The Other McCain

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Incompetent, Yes, But Also Stupid: How Carol Moseley Braun Lost the Black Vote

Posted on | March 5, 2011 | 19 Comments

Black voters in Chicago chose Rahm Emanuel over Carol Moseley Braun, which Instapundit suggests indicates their preferrence for “a white guy who seemed, you know, kinda competent, and who was willing to ask for their votes.”

When Moseley Braun announced her candidacy, I said that this was the only possible justification for electing Emanuel. This judgment was based Moseley Braun’s career as the Worst Senator Ever. Even Chicago doesn’t deserve a mayor that bad, and her rejection by black voters there is very encouraging. Still, it took a special kind of stupid to accomplish this transcendence of racial identity politics:

In a series of internal campaign e-mails . . . David Schaffer, an adviser to Ms. Braun, said “all factors” indicated that Ms. Braun would finish second and qualify for a runoff election against Rahm Emanuel by winning the vast majority of black votes.
“We remain confident — with a high degree of certainty — that Carol has 50 percent of the AA [African-American] vote today and will have at least 60 percent (hopefully more) by election day,” Mr. Schaffer wrote in an e-mail on Feb. 15. A week later, Ms. Braun, the former United States senator, finished fourth in the six-candidate field with no more than 23 percent backing in any ward. . . .
Mike Noonan, Ms. Braun’s campaign manager, said the candidate and aides like Mr. Schaffer changed campaign strategy on the assumption that Ms. Braun was guaranteed the support of blacks when black leaders chose her as the community’s consensus candidate.
“It was a terrible mistake,” Mr. Noonan said this week. “The thinking was: ‘Why waste our time with African-American voters? They have no other place to go.’

People will see in this tale what they want to see, but it offers three very important points about politics:

  1. You have to ask for their votes — This is just Politics 101. Nothing is more important in a campaign than campaigning: Having the candidate get face-to-face with voters and ask them to vote for him. This is how Scott Brown beat Martha Coakley in Massachusetts, for example — he drove around in a truck, shook people’s hands and asked them to vote for him. For all the talk about “messaging” and “strategy,” it is nice occasionally to be reminded that old-fashioned campaigning still matters.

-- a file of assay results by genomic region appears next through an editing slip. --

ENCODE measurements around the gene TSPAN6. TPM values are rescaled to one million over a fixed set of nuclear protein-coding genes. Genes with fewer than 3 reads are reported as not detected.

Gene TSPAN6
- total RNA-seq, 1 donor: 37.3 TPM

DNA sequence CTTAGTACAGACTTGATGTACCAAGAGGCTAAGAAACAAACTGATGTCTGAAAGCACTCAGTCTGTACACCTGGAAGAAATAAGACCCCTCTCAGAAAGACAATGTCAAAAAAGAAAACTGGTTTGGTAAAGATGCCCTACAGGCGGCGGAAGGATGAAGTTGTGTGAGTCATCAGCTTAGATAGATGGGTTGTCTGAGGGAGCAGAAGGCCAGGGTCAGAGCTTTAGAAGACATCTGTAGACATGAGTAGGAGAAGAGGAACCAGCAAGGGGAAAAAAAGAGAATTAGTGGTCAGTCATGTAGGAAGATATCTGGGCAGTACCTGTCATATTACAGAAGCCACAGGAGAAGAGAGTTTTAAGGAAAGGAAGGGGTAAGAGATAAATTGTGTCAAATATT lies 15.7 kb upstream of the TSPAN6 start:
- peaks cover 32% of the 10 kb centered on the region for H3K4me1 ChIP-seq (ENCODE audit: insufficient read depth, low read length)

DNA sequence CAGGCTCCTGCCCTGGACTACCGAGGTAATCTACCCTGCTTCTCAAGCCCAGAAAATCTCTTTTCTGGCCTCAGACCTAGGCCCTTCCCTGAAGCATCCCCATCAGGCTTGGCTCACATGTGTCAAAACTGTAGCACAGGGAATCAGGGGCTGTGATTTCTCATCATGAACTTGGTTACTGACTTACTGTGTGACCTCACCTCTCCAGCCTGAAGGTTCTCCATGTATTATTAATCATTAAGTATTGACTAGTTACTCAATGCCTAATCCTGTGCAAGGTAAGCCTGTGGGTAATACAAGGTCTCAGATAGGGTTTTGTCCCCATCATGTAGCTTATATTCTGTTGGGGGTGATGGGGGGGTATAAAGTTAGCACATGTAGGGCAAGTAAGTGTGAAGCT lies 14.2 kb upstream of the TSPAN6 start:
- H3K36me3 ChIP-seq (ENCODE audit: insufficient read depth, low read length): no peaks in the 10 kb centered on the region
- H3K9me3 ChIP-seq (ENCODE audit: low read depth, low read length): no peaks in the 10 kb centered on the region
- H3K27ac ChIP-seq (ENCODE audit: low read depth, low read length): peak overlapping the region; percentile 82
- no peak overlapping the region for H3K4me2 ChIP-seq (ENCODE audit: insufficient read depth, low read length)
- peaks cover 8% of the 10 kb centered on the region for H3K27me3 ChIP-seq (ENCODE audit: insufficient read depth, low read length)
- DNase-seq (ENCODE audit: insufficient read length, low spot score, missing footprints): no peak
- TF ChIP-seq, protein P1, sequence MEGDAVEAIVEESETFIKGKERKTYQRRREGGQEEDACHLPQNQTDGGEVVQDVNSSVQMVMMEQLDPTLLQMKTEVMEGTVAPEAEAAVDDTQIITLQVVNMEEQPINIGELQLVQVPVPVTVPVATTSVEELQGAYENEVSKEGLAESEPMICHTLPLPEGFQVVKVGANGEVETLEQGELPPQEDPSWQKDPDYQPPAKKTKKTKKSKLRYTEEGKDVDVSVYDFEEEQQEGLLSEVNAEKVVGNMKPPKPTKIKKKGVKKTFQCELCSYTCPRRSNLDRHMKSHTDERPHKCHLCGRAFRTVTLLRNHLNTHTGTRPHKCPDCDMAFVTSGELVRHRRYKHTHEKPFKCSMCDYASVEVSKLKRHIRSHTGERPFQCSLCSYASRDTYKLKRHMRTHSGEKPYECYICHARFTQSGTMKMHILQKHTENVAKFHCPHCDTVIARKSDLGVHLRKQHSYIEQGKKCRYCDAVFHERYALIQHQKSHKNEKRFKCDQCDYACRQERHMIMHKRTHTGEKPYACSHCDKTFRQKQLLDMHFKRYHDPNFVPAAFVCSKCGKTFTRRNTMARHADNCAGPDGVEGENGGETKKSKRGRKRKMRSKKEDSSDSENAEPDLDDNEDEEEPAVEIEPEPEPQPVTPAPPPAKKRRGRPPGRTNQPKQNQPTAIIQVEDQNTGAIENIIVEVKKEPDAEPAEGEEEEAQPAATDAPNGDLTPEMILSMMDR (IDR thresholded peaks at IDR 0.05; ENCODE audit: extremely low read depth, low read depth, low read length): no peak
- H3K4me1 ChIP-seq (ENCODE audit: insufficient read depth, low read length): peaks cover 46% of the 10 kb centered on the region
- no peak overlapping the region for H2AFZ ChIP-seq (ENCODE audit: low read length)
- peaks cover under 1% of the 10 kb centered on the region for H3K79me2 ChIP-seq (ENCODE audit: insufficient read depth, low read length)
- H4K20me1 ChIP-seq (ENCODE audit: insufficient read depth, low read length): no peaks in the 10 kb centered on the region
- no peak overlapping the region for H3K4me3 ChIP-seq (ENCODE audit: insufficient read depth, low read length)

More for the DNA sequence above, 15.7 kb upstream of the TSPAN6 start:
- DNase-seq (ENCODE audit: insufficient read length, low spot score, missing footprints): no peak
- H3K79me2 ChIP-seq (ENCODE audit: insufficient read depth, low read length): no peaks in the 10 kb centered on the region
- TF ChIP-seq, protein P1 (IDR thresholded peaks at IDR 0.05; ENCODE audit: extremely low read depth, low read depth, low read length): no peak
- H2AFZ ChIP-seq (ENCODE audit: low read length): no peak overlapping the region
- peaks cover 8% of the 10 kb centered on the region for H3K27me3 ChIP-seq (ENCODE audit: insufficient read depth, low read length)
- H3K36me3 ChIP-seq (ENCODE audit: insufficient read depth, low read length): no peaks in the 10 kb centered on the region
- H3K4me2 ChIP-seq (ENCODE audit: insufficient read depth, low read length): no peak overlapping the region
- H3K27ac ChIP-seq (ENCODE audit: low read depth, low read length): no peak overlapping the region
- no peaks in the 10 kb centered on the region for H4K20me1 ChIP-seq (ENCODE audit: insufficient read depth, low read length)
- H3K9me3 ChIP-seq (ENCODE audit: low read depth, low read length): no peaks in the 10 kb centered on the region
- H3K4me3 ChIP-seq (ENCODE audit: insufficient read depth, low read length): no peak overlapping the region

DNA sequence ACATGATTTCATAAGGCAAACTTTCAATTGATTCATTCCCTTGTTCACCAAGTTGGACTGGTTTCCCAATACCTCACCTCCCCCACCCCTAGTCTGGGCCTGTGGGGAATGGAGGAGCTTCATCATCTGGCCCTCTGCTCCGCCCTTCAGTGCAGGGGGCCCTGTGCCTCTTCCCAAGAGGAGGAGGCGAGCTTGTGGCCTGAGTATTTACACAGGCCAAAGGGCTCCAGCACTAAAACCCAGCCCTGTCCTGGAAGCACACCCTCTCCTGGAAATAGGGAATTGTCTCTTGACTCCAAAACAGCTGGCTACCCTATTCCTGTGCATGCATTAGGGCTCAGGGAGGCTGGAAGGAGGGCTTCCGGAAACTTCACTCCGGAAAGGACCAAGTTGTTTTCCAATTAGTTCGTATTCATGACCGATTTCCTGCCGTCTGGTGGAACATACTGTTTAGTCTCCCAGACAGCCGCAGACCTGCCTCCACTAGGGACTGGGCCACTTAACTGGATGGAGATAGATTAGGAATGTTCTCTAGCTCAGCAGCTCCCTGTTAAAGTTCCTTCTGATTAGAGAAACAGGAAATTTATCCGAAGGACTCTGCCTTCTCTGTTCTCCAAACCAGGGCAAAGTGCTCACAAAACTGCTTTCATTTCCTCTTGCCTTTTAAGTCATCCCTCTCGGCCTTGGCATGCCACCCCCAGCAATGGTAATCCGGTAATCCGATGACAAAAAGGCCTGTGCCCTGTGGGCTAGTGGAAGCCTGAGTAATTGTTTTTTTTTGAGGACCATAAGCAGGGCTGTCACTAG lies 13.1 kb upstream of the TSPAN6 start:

2. Good candidates run good campaigns — A political candidate is CEO of his own campaign, with full authority to hire or fire anyone on the staff. It is always wrong to attempt to excuse a losing campaign by blaming it on the staff because, after all, who hired the staff? Hillary Clinton’s doomstruck 2008 campaign, when she frittered away a seemingly insurmountable early advantage, was a classic example of this principle. If she had campaigned throughout 2007 as hard as she was campaigning by the time she got to Pennsylvania, Obama never would have stood a chance. But she began by hiring the wrong people and allowing them to implement the wrong strategy (and spend too much money) in 2007, and that’s how she lost. It was entirely her own fault, however: If a campaign isn’t working, if the staff is making bad decisions, it’s up to the candidate to intervene and make the necessary changes.
  3. Campaigning is a test for governing — Let’s admit that their are politicians who are good at getting elected and re-elected and yet bad at everything else. Neverthless, someone who can’t organize a winning campaign is unlikely to be able to manage the responsibilities of public office. This is why competitive elections are so important to good government in a democraic system. If incumbents never have to fight for re-election, there is less incentive to governmental competence. Elected offices become filled with incompetent party hacks, who employ cronies in staff positions, and there is no one with any real “insider” access who has any motive to blow the whistle on corruption.

That we are talking about Chicago in this context si not entirely coincidental. Whenever I say that Chicago is the most corrupt city in American, my friends from Louisiana claim that I’ve deprived New Orleans of its hard-won distinction. What both cities have in common (and a trait they share with nearly every major city in America), is that they are uncontested Democratic fiefdoms. And if the GOP is effectively dead in such places, whose fault is that?

If the Republican Party refuses to invest the time and money it takes to improve its electoral apparatus in urban America, if the GOP is willing to cede the cities without a fight, then Republicans ought not complain about the consequences — including the awful fate of Chicagoans having to choose Rahm Emanuel as the best-qualified candidate for mayor.


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